(Center for Disease Control and Prevention, Marijuana and Public Health blogs, https://www.cdc.gov/marijuana/index.htm)
- Cyberbullying Regulation
Cyberbullying is the use of the Internet or mobile technology to harass, intimidate, or cause harm to another.
Missouri law, for example, provides, cyberbullying is defined as bullying “through the transmission of a communication including, but not limited to, a message, text, sound, or image by means of an electronic device."
School employees in the Show Me state are required under state law to report any known instances of bullying.
in June 2017, Governor Greg Abbott signed Texas Senate Bill 179 into law, also known as David’s Law. The act is named after David Molak who took his own life after experiencing cyberbullying. The law specifically allows schools to discipline for off-campus incidents. (http://www.legis.state.tx.us/tlodocs/85R/billtext/pdf/SB00179F.pdf)
- Defamation in the Age of Social Media
Defamation is a false, published statement that is injurious to another person’s reputation.
An online posting, even on an obscure website, is likely to be seen by a few people, and will therefore satisfy the publication requirement. However, a person cannot succeed in his or her online defamation claim if the defendant’s defamatory statement was true.
The complete list of elements that must be proven at common law in a defamation cause of action include:
* Someone made a statement;
* The statement was published;
* The statement caused injury;
* The statement was false; and
* The statement did not fall into a privileged category.
- Drone (Unmanned Aerial Systems) Law
Drones are regulated at the municipal level, state level and federal level. For example, in Telluride, Colorado, one town ordinance prohibits operators from flying a drone if under the influence of alcohol, marijuana or a controlled substance. A New Hampshire law prohibits the use of drones to interfere with lawful hunting, fishing, or trapping activities. And, the Federal Aviation Administration oversees multiple federal drone operation and registration regulations.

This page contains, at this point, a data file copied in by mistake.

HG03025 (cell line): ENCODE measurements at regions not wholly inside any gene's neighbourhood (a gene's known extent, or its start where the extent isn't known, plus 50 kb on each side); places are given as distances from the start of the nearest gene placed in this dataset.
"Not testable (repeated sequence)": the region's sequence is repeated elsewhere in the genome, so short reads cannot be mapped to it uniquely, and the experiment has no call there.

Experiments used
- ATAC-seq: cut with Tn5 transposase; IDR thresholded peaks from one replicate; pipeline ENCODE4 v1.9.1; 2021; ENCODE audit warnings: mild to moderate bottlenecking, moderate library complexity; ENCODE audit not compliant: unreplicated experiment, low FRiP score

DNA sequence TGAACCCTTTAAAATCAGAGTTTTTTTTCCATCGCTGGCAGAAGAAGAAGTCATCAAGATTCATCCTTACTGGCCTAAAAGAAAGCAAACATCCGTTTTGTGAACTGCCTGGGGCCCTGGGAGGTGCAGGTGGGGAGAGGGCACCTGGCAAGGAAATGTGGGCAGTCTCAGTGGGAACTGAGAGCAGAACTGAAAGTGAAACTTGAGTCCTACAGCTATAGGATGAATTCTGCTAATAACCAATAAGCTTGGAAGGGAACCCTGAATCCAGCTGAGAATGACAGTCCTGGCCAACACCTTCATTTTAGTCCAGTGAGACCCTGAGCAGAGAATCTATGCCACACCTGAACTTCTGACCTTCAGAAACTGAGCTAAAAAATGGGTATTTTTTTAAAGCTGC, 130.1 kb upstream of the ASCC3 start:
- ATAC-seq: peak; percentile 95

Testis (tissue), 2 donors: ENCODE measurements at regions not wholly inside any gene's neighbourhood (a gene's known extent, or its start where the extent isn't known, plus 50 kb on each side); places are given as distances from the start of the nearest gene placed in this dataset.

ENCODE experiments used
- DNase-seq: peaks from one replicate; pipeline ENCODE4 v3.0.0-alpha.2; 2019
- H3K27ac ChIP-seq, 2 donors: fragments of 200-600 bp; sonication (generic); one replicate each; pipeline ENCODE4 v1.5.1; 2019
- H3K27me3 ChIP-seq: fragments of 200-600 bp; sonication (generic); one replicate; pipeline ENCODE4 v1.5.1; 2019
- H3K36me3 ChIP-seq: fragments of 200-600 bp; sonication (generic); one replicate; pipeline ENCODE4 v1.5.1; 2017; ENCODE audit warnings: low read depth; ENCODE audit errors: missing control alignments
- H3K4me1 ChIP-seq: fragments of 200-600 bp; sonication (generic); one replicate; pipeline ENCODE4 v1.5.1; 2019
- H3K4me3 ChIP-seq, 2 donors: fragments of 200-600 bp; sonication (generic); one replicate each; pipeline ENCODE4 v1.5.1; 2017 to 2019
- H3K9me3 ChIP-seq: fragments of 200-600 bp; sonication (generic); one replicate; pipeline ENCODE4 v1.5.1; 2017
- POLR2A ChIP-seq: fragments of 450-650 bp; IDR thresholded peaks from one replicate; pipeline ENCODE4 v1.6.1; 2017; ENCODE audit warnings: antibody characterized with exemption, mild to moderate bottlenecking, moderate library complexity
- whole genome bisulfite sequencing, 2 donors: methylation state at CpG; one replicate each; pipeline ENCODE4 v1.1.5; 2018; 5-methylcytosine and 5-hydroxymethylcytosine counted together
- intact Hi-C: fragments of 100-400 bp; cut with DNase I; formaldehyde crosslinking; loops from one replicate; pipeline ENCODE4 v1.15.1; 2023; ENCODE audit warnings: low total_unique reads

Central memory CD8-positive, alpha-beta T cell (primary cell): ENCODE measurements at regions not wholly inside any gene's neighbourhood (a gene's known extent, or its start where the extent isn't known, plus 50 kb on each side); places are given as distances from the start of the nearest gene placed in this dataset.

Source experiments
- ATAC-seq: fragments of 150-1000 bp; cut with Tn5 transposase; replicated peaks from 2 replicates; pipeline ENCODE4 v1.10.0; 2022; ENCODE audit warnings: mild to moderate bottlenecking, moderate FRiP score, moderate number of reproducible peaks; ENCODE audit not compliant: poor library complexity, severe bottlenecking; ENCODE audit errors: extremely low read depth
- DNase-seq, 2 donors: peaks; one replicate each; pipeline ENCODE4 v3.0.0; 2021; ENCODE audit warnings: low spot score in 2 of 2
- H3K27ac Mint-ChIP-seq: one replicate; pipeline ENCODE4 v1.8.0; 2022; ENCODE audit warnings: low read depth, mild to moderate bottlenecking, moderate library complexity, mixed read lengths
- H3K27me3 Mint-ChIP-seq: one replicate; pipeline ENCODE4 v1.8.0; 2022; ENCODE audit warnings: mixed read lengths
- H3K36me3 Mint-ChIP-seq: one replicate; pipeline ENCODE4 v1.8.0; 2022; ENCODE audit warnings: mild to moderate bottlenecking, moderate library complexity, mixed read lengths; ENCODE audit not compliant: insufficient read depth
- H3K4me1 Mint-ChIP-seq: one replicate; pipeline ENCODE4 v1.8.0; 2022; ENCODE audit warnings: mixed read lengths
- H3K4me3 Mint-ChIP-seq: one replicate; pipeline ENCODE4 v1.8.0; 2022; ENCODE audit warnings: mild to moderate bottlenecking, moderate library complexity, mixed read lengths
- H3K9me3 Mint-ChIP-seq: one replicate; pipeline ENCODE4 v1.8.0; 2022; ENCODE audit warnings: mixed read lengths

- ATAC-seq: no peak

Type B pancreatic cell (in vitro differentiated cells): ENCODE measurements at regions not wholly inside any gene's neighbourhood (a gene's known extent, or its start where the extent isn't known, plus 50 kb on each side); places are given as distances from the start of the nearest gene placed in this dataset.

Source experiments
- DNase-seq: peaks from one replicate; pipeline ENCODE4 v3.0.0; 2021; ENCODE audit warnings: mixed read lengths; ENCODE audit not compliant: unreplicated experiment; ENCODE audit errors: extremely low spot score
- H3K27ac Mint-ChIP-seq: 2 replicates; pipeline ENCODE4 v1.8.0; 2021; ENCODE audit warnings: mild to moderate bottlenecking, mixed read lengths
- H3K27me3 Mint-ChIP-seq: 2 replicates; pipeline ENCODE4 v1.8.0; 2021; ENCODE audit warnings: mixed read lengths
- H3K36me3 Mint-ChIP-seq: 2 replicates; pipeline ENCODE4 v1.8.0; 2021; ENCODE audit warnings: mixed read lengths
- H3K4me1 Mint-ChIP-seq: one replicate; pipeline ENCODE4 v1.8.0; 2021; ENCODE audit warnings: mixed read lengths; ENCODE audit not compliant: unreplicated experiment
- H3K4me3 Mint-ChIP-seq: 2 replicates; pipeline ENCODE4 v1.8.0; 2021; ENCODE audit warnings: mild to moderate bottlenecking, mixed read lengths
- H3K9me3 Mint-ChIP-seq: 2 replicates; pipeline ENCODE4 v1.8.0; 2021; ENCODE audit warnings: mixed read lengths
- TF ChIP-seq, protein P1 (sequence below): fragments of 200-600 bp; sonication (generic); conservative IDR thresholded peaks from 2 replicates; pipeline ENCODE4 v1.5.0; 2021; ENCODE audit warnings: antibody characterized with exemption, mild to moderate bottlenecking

(“How laws and regulations are shaping the development of the drone industry around the world.,” Business Insider, @businessinsider on Twitter, May 19, 2018)
- Identity Theft Law
Identity theft is a crime where someone wrongfully obtains and uses another person's personal data in some way that involves fraud or deception, typically for economic gain.
Congress passed legislation in 1998 making identity theft a federal crime. Under the Identity Theft and Assumption Deterrence Act, it is a federal crime for a person who "knowingly transfers or uses, without lawful authority, a means of identification of another person with the intent to commit, or to aid or abet, any unlawful activity that constitutes a violation of Federal law, or that constitutes a felony under any applicable State or local law."
The Theft Penalty Enhancement Act in 2004 increased penalties for "aggravated" identity theft, requiring courts to impose additional sentences of two years for general offenses and five years for terrorism-related offenses."